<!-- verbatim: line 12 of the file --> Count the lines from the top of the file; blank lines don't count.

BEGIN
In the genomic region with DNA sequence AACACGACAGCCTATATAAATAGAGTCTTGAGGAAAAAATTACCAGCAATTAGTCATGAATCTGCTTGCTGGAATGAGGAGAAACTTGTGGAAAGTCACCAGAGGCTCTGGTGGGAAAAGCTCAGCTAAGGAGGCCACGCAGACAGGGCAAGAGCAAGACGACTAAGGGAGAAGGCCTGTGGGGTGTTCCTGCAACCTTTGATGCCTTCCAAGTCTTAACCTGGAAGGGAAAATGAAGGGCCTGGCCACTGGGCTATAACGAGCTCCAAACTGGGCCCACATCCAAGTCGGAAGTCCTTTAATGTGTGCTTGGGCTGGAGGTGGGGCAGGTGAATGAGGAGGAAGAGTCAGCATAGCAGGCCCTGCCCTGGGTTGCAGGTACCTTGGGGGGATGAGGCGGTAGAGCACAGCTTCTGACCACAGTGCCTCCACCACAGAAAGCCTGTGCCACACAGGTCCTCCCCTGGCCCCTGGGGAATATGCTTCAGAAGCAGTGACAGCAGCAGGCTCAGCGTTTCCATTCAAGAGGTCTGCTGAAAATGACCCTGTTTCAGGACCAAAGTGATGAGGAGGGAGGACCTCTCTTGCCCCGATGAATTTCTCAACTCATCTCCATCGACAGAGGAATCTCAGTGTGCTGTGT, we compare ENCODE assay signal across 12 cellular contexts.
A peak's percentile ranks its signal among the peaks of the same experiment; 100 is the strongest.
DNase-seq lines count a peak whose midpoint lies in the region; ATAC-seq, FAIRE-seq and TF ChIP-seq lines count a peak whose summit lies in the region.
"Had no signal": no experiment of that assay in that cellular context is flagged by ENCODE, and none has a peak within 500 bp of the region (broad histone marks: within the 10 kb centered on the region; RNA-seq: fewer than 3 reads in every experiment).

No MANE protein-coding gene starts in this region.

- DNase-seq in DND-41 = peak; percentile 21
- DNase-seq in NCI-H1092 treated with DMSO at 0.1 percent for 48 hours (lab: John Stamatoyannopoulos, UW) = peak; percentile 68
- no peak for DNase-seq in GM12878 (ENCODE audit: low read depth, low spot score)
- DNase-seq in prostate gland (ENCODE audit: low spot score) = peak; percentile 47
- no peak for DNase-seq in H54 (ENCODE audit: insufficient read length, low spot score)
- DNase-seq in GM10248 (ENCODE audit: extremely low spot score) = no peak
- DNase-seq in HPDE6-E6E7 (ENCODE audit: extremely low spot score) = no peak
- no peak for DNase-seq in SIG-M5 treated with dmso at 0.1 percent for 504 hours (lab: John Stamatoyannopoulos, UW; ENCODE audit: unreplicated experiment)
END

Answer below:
- DNase-seq in HPDE6-E6E7 (ENCODE audit: extremely low spot score) = no peak